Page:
“We all know that there are problems with the system — there is a large transient population in our city, and that Santa Cruz has its issues. But I want to be clear about one thing: None of these things caused this horrific crime. A single individual did.”

Speaking just a week after his wife was killed while walking home from work, Ken Vinson said the killer’s actions were not emblematic of the city’s overall houseless population. Convicted felon Charles Anthony Edwards III, charged with the murder of Shannon Collins, had stayed four nights at the Homeless Services Center in Santa Cruz.

It’s clear that our city has a houseless problem. Roughly 2,700 people are left to wander the streets in Santa Cruz County, according to the 2011 Santa Cruz County Homeless Census and Survey. Twenty-four of these individuals died on the streets last year.

Yet, in the wake of Shannon Collins’ death, the Santa Cruz City Council has jumped on the opportunity to frame the houseless in an “us vs. them” fashion. Historically, the city council has aggressively sought to rid Santa Cruz’s houseless by showing them that they are not welcome: The city’s sleeping ban has criminalized houselessness for over 40 years and last year’s Occupy Santa Cruz movement saw police raids shredding tents and outdoor survival kits used by many otherwise houseless individuals.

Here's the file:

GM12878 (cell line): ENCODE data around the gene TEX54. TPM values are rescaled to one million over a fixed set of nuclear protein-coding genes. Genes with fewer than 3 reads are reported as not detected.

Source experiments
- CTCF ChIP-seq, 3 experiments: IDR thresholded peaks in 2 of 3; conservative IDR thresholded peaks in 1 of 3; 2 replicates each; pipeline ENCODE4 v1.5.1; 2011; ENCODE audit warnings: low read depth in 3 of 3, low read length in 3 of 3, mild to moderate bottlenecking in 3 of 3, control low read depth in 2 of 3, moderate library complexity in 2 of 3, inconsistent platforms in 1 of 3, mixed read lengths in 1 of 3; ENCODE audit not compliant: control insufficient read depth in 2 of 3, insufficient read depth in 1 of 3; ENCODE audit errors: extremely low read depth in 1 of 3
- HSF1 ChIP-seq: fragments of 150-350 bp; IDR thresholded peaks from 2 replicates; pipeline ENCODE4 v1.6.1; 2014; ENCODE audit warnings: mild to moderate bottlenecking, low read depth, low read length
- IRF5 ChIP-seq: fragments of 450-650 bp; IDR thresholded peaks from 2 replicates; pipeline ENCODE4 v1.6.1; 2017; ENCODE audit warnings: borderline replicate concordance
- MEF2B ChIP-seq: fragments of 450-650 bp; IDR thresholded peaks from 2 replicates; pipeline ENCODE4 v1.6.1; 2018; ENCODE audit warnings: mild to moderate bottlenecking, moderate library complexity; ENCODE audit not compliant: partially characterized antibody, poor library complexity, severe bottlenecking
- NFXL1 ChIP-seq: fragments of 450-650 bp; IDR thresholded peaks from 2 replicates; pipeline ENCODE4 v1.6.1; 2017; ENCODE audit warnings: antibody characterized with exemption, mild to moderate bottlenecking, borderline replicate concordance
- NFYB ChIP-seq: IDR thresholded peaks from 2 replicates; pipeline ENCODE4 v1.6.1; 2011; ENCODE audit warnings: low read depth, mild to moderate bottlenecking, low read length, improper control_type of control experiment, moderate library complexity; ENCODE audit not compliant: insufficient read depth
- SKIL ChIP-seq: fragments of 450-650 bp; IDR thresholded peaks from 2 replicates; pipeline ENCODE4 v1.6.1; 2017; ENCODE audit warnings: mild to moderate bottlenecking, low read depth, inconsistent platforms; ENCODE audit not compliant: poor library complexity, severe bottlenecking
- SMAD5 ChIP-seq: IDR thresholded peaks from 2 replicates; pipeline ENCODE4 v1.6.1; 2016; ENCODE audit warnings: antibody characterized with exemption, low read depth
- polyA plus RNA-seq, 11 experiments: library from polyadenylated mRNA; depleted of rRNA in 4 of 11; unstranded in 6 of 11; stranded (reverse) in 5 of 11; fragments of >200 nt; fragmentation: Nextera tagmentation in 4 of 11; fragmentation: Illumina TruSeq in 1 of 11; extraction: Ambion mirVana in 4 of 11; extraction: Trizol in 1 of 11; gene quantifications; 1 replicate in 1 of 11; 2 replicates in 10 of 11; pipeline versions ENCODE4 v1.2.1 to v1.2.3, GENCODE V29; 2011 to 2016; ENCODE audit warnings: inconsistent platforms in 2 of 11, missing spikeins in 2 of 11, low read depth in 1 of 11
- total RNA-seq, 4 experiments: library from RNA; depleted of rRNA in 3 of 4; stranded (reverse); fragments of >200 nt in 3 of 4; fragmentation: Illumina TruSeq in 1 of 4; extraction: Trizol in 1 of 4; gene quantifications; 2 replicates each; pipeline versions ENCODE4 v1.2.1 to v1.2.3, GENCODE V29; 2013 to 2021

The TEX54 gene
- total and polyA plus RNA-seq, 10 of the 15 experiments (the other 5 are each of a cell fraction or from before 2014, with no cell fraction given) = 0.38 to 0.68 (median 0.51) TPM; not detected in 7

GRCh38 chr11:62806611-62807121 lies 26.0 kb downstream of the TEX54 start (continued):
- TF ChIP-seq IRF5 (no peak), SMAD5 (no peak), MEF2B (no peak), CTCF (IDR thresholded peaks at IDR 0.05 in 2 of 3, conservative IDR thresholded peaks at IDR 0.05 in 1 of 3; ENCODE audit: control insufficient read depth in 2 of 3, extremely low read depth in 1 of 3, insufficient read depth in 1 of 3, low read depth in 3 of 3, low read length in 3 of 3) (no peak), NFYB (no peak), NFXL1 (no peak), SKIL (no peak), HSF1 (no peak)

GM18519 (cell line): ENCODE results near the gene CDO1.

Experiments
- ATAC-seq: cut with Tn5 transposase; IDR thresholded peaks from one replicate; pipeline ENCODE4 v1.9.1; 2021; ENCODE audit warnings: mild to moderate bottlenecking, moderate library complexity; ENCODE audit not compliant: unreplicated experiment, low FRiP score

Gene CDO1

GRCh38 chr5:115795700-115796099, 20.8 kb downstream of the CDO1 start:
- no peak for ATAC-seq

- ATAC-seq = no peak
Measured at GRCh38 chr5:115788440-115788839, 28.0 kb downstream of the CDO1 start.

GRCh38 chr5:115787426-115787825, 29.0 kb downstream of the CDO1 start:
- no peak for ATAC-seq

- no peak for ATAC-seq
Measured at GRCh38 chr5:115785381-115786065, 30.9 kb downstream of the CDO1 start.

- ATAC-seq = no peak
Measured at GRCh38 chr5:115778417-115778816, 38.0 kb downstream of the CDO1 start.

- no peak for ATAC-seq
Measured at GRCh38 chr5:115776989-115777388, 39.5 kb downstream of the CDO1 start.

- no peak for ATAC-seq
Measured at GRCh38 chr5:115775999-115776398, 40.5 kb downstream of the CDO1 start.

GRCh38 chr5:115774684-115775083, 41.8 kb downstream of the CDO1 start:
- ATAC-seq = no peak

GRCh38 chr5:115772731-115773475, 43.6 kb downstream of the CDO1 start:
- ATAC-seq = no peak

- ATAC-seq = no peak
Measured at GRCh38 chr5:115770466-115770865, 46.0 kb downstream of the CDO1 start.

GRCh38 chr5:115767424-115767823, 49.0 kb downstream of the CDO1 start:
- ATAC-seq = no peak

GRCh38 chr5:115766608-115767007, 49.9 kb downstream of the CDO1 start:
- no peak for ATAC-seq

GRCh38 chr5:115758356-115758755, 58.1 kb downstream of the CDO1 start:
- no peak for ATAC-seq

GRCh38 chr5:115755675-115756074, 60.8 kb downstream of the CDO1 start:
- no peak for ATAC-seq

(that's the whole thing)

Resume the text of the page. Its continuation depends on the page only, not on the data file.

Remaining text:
The course of action proposed May 17 by council members Hilary Bryant, Ryan Coonerty and Lynn Robinson serve more to persecute the houseless population than to assist them. Their plan would have the Homeless Services Center create an identification registry of its tenants and allow police to review these records. This level of stigmatization of transients does little more than label them as endemically criminal.

In addition, the proposal would seek to expand the city’s bus program to ship out houseless people who came in from out of town. Though the city council is wary of ensuring the houseless that someone will be waiting on the other side, or that some form of work will be made available for them, it is content with just funneling them out of the city. Couple that with the fact that the city council firmly indicated that they will not look to create any additional Homeless Services facilities and it becomes clear that our city council is not interested in helping the houseless.

In fact, one member cut to the chase in saying “other jurisdictions in Santa Cruz County need to share equally in the costs and location of social services.”

There are better, more constructive ways that the community can address the city’s houseless issue. 180/180, led by project manager Philip Kramer, seeks to provide permanent housing and support services to those in need of it. Many local businesses contribute to feeding the houseless through St. Mary’s Catholic Soup Kitchen. Community members continue to defend the rights of the houseless through local organization Homeless United for Friendship and Freedom.

Still, the city council thinks it would be easier to sweep the problem under the rug, to piggyback off of the community’s anguish following Collins’ death. For the council members, it’s easier to depict the houseless as just a problem to be dealt with rather than people in need of help.